TriNetX announces self-service precision medicine capabilities for its researcher users, adding Patient Journey Analytics, the ability for researchers to apply their own predictive model to patient data, and giving them the capability to create and monitor de-identified patient cohorts.


UNC-affiliated Nash UNC Health Care (NC) goes live on Epic, replacing Cerner to run the same system used by UNC, Duke, and Vidant. The president and CEO says the upfront costs are straining the hospital’s bottom line, but annual costs after Year Three will be the same as it was spending on Cerner.  

Privacy and Security

Michigan Medicine notifies 3,700 patients that a fundraising mailing mistake contained one patient’s name on the label but a different patient’s name on the enclosed letter. The fundraising office says it will begin using windowed envelopes to avoid future mishaps.


The former CEO of SingHealth’s IT services organization IHIS, testifying in hearings about its recent massive IT breach, says she immediately fired an employee who in 2014 discovered a security vulnerability in Allscripts Sunrise Clinical Manager and then emailed Epic to suggest using his information to increase market share. IHIS did not, however, follow up on the vulnerability the employee had discovered, assuming that it was no longer a problem since Sunrise had been upgraded. An Allscripts executive complained to the CEO, who then dismissed the employee who had warned that the SCM flaw “could lead to a serious medical leak or even a national security threat.”

Las Vegas’s University Medical Center has still not changed its practices for using an “internal disaster” alert that tells first responders to send patients elsewhere a year after the Route 91 Harvest Festival shooting, where at least two shooting victims were taken to another hospital instead of UMC, which is the state’s only Level 1 trauma center. The county designed the alert so that hospitals can notify first responders about flooding or power issues, but it has no power to insist that hospitals stop using it when their EDs are at capacity.

The New York Times notes that nursing homes are closing at a rapid rate, plagued with low occupancy, changes in Medicare payment policies that favor home care, and the problem of offering a service that nobody wants until their other options have been exhausted. Medicaid’s long-term care payments have shifted from 90 percent going to nursing homes 30 years ago to 43 percent today. Aging baby boomers may reverse the trend, however, and nursing homes are retooling to chase the higher payments offered by Medicare for short-term rehab.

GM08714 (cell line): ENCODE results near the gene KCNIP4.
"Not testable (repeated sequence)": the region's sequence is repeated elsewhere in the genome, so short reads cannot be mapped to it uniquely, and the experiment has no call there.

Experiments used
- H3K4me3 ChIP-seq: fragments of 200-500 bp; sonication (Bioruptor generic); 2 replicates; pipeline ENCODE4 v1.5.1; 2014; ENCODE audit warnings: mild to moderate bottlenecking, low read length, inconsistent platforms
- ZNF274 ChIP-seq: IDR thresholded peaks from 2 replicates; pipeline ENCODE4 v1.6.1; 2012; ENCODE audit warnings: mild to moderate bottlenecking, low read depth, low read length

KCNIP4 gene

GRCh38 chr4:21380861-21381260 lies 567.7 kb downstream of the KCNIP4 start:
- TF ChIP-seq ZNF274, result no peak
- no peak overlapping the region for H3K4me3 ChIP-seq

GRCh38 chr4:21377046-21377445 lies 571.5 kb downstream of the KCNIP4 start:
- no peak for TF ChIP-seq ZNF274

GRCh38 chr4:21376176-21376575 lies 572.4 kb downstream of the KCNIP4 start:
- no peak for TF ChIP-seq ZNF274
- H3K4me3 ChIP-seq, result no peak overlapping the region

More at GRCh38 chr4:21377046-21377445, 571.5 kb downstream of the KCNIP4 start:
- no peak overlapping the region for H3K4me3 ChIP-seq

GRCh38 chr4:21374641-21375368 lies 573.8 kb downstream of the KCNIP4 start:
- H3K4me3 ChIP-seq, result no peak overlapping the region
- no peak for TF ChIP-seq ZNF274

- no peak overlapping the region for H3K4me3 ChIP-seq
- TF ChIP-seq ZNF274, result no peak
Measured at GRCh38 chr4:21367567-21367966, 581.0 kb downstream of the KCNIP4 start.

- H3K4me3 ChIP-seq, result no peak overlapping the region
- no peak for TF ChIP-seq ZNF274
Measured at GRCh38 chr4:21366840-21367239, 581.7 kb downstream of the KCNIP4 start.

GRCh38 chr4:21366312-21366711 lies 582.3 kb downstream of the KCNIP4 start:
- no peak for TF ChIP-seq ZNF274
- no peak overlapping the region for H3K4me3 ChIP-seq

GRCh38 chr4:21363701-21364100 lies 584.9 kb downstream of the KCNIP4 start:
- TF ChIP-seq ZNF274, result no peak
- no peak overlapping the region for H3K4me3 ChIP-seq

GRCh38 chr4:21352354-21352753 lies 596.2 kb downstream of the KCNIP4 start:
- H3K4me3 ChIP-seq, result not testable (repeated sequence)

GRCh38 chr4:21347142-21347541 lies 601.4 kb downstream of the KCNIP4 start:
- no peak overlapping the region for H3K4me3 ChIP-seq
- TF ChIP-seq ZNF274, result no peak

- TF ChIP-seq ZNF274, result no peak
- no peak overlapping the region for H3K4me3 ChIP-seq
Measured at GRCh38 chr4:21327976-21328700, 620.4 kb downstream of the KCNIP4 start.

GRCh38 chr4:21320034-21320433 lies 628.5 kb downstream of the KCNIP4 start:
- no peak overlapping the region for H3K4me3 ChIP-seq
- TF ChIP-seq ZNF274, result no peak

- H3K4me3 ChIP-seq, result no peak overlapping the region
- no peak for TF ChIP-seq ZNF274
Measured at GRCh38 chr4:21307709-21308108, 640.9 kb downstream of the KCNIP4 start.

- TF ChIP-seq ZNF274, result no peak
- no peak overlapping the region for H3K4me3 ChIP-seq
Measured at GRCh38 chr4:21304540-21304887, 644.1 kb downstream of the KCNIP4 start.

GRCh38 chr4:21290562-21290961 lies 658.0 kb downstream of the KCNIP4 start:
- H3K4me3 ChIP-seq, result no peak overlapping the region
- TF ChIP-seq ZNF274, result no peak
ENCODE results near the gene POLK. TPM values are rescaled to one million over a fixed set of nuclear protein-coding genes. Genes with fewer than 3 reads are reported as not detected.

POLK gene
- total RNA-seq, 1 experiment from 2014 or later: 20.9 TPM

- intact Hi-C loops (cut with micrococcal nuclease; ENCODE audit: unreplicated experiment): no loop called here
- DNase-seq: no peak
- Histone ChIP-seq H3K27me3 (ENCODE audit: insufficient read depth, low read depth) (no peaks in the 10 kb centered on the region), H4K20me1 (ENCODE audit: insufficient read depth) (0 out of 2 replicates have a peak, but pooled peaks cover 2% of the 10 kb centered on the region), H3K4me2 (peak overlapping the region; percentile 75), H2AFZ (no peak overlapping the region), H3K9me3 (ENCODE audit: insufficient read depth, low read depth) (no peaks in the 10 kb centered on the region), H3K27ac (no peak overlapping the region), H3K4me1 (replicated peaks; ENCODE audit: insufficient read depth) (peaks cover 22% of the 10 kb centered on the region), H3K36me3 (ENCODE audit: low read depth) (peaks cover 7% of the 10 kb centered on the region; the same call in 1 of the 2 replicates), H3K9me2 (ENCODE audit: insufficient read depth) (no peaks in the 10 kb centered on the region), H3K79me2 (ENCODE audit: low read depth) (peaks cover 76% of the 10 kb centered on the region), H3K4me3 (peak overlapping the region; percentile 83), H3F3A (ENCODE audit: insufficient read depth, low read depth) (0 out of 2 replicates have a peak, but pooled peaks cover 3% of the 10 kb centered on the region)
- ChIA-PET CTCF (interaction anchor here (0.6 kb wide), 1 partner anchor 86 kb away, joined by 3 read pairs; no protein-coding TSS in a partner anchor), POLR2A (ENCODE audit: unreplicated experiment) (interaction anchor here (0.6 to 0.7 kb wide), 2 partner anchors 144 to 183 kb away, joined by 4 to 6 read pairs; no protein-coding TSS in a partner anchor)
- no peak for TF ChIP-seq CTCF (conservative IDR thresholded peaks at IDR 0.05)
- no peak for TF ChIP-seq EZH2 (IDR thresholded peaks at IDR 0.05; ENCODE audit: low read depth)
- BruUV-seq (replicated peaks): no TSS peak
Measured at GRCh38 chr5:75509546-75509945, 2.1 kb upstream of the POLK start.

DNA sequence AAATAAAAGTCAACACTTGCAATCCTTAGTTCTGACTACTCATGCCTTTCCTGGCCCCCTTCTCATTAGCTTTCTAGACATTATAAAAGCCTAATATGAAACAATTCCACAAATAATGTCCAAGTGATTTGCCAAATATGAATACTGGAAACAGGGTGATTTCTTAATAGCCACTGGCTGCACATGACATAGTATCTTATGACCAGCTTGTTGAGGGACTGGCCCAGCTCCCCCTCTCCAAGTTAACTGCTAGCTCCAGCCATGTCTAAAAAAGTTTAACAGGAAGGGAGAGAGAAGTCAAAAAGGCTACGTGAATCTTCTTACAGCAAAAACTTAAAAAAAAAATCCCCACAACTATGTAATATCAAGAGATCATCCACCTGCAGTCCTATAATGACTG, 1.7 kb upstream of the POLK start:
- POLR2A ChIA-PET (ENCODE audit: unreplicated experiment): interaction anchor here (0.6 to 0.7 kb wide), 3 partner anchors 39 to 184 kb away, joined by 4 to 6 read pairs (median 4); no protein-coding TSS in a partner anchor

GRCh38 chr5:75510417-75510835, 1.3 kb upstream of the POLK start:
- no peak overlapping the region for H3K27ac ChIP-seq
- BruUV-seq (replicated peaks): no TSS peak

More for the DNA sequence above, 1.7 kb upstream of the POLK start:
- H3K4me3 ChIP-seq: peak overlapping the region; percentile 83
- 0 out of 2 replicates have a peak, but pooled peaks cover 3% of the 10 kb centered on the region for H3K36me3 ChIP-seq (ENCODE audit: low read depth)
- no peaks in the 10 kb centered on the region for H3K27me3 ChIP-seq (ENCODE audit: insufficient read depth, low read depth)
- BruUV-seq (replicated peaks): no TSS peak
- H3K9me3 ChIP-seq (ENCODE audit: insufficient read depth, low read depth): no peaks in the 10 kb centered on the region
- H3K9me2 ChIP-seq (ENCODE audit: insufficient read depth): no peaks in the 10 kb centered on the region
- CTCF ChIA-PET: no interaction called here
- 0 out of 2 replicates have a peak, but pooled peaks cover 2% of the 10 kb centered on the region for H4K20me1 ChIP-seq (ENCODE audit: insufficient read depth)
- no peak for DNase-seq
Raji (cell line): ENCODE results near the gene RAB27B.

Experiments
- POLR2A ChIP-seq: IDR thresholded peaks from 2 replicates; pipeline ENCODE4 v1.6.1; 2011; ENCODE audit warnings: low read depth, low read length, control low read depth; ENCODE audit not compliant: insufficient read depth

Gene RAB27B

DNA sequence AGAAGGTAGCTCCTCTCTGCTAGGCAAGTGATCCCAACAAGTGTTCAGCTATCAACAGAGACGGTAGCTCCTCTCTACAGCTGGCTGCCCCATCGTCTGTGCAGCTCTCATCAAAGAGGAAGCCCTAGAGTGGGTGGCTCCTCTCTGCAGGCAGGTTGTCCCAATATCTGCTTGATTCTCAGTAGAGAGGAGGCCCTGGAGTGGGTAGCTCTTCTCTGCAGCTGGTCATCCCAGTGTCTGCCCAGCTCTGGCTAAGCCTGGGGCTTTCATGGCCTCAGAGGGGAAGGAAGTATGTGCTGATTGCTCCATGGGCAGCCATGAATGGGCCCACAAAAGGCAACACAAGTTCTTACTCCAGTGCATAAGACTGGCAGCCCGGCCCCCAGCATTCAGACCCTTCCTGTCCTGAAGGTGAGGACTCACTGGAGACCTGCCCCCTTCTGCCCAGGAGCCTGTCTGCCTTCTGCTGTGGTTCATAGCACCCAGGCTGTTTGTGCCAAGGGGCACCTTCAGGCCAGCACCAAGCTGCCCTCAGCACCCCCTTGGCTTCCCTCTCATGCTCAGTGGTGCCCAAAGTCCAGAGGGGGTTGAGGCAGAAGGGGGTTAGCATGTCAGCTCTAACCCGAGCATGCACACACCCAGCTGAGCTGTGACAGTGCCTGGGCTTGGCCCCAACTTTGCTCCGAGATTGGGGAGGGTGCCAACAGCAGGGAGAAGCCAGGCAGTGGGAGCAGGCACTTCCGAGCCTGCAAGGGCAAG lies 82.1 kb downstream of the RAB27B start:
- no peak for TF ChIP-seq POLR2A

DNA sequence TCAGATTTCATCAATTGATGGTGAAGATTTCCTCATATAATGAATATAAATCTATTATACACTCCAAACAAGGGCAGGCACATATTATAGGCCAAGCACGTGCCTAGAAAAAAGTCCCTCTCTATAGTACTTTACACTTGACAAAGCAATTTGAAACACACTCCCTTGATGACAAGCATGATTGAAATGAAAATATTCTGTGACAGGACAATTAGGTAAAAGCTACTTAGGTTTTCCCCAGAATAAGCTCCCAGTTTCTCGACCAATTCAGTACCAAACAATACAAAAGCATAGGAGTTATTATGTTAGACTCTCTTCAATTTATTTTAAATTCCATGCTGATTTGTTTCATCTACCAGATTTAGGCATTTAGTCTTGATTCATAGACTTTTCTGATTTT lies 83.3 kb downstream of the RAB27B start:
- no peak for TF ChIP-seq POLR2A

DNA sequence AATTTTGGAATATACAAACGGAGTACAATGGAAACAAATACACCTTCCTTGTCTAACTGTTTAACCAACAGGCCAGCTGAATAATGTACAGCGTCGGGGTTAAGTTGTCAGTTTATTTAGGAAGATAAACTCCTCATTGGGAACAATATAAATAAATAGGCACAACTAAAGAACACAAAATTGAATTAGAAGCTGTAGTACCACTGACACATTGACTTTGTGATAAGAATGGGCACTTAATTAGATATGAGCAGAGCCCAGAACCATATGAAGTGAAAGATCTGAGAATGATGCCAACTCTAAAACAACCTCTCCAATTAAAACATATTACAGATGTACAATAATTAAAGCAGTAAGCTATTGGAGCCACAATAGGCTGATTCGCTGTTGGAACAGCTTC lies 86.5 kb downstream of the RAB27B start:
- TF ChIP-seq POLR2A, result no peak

CB Insights perceptively covers the impact of “The Wellness Economy” in which the vague idea of healthy, holistic, experience-driven lifestyles is driving many industries other than healthcare. It predicts the waning of gyms as people (especially Millennials) purse at-home fitness, an increased focus on smart cities, repositioning of nutrition and beauty brands, and an increase in corporate wellness services, providing as evidence the funding and strategic changes companies are adopting to capture new markets.

In India, family members of a man who died during an inpatient stay accuse the private hospital of storing his body for three days afterward so it could bill them for more services.

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Currently there are "2 comments" on this Article:

  1. Re: Orion Health
    That’s not the reason they went over the cliff. The real reason is they scaled and bloated the company based on the state HIE market that had no sustainable financial model. Add to that they rarely delivered (because it’s Big Software = complex implementations) customers started to bail.
    Kiwis just never and still don’t understand the US healthcare market. When they finally hired someone who did they tied his hands and it was too late any.

    A classic example of a tech company getting disrupted…and drinking its kool aid.

    They screwed the pooch not “ cash strapped hospitals “.

  2. The Roots are awesome! I first saw them in concert in 1996-97ish when they filled in for Wu-Tang Clan for the openers for a Rage Against the Machine concert. As I understood it ODB was struggling with things (no surprise). In any case the Roots were amazing. A full-fledged rap or hip-hop band was something I’ve never seen and I’ve never seen anyone do it better since!